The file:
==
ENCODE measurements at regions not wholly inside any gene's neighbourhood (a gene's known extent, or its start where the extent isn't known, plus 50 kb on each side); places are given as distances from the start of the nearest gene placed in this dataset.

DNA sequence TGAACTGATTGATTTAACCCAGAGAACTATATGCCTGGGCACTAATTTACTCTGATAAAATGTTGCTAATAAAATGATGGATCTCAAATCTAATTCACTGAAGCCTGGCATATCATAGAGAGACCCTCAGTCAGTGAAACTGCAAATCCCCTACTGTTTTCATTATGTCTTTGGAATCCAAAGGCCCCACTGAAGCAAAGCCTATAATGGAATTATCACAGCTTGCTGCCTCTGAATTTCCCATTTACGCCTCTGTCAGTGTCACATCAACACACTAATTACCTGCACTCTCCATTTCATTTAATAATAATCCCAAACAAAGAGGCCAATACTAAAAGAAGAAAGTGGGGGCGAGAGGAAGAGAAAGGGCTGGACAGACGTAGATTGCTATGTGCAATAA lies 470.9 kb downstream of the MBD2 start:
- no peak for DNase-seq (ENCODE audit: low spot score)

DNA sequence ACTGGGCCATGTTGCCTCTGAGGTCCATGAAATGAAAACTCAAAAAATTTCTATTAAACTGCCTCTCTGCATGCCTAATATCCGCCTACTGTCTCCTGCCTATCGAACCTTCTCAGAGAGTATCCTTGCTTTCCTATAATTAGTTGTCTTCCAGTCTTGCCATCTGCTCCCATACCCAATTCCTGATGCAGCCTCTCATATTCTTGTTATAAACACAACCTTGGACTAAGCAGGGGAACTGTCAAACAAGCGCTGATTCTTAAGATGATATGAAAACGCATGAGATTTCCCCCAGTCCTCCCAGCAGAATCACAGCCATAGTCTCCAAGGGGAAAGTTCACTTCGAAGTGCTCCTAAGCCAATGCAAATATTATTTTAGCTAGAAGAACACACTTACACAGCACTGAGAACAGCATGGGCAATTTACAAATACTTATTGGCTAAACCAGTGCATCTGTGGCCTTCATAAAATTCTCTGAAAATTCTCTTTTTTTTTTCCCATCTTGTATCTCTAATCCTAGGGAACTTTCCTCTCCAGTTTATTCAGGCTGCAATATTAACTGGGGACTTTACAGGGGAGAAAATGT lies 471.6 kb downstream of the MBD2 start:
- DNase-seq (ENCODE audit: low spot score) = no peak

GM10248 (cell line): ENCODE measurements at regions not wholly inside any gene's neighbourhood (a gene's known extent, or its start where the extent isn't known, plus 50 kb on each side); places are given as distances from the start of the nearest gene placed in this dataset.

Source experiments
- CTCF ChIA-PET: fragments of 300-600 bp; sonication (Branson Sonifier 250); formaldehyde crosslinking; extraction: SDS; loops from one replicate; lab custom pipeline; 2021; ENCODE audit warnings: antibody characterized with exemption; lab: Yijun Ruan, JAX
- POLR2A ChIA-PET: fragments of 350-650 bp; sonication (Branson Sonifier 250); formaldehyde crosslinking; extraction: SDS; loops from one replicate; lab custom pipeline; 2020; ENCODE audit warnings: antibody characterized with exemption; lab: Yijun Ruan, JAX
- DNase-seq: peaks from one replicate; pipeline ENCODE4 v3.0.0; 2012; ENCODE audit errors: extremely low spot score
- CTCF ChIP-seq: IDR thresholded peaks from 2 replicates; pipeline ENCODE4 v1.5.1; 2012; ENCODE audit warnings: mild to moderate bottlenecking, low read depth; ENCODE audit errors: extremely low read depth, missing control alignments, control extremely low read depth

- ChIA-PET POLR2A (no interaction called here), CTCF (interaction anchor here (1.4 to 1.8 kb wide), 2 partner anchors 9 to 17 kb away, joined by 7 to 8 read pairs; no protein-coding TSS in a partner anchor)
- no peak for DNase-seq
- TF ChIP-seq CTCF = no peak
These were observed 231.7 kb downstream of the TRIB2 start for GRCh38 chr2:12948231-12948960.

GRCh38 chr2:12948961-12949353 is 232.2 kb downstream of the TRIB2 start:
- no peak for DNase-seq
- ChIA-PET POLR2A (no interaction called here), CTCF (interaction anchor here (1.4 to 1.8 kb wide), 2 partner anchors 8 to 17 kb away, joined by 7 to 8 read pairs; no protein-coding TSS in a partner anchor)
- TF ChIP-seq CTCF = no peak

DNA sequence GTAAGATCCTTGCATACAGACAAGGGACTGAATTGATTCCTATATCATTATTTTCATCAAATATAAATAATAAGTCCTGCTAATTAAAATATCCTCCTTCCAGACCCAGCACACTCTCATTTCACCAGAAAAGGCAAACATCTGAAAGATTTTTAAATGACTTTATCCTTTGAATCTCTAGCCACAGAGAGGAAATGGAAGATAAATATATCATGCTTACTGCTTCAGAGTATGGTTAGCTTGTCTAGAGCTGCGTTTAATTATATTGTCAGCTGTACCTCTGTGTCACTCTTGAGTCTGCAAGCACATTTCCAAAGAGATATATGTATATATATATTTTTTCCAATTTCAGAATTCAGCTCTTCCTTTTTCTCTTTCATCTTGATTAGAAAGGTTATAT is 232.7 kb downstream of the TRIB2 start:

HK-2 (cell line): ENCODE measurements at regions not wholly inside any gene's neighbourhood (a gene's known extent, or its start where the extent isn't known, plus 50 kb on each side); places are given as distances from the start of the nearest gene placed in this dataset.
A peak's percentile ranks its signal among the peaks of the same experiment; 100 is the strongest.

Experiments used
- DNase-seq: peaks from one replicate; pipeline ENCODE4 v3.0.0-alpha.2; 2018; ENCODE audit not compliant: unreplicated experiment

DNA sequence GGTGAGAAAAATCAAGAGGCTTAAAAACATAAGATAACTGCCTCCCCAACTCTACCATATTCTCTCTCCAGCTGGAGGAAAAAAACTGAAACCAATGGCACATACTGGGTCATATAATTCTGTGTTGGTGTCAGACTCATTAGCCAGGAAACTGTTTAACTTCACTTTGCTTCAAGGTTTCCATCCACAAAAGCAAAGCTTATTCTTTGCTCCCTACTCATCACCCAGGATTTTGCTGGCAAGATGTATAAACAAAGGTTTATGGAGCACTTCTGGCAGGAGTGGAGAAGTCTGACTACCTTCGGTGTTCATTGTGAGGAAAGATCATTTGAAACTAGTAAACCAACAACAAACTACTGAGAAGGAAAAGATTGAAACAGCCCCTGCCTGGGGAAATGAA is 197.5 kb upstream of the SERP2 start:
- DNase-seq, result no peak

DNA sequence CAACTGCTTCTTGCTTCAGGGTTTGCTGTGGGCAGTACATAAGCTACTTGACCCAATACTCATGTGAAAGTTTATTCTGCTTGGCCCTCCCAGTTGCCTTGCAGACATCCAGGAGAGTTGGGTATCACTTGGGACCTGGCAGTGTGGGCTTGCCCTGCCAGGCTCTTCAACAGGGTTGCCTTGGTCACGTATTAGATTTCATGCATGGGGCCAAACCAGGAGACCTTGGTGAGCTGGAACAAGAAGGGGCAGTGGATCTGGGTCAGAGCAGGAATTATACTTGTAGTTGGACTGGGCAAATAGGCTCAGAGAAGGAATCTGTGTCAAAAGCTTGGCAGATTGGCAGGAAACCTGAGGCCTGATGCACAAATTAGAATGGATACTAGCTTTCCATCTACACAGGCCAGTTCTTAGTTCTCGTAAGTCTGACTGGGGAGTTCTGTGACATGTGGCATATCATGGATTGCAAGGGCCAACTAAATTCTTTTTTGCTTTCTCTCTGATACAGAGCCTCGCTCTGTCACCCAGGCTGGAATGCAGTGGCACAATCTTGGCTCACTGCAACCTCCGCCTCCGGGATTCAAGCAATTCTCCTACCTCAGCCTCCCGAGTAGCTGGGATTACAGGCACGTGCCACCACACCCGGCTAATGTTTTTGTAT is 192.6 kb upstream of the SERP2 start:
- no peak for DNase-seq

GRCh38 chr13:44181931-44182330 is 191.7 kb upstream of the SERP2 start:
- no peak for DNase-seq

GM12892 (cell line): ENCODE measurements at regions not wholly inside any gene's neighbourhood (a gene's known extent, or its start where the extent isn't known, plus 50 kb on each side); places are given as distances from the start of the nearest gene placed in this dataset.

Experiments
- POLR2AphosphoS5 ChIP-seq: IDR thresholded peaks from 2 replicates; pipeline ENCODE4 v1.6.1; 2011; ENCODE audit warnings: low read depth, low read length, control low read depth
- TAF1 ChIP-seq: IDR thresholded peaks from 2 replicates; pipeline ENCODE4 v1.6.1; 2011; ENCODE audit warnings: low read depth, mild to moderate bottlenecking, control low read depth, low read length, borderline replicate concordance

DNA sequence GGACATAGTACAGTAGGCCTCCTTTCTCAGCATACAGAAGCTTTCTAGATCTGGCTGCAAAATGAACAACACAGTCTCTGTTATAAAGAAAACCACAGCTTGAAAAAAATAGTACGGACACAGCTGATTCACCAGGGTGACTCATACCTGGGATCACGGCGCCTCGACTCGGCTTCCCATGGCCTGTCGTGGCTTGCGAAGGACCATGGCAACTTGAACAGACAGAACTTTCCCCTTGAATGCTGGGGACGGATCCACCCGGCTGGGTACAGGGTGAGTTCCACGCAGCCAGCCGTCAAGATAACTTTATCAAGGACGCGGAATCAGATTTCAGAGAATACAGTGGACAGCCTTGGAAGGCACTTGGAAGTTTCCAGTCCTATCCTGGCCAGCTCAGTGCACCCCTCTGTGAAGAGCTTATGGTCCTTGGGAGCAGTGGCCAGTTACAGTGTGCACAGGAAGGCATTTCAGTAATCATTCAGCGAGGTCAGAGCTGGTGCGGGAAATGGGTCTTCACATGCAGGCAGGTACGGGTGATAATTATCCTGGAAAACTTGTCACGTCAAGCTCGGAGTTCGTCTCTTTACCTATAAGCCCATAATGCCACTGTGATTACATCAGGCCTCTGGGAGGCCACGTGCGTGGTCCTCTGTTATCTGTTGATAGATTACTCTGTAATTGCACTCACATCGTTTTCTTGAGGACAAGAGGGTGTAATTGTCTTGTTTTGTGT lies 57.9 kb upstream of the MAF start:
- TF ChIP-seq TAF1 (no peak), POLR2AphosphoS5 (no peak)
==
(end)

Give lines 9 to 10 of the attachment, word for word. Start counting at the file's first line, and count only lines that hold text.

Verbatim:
- POLR2A ChIA-PET: fragments of 350-650 bp; sonication (Branson Sonifier 250); formaldehyde crosslinking; extraction: SDS; loops from one replicate; lab custom pipeline; 2020; ENCODE audit warnings: antibody characterized with exemption; lab: Yijun Ruan, JAX
- DNase-seq: peaks from one replicate; pipeline ENCODE4 v3.0.0; 2012; ENCODE audit errors: extremely low spot score